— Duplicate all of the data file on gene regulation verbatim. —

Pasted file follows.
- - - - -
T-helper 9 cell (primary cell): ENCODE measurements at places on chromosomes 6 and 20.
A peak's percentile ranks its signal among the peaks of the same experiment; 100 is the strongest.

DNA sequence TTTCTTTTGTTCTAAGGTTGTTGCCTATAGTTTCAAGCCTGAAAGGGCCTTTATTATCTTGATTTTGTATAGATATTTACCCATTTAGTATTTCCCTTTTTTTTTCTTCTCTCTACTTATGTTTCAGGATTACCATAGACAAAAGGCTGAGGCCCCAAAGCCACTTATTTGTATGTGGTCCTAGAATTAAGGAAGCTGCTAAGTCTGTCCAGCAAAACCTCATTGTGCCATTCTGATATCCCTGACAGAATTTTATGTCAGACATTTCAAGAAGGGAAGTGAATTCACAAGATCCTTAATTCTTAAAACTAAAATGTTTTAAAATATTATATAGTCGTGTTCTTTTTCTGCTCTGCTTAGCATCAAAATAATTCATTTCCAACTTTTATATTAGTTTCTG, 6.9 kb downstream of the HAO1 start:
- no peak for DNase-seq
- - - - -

T-helper 9 cell (primary cell): ENCODE measurements at places on chromosomes 6 and 20.
A peak's percentile ranks its signal among the peaks of the same experiment; 100 is the strongest.

DNA sequence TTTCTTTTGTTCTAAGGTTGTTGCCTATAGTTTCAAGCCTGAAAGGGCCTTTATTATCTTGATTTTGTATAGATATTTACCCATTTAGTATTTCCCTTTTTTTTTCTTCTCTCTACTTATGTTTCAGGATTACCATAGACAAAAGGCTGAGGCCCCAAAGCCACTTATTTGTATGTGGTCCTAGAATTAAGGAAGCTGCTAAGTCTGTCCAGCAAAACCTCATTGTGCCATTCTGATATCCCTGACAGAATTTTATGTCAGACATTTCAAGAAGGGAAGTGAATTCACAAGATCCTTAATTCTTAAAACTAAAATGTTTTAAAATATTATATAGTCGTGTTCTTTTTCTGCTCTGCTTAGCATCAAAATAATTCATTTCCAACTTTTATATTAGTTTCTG, 6.9 kb downstream of the HAO1 start:
- no peak for DNase-seq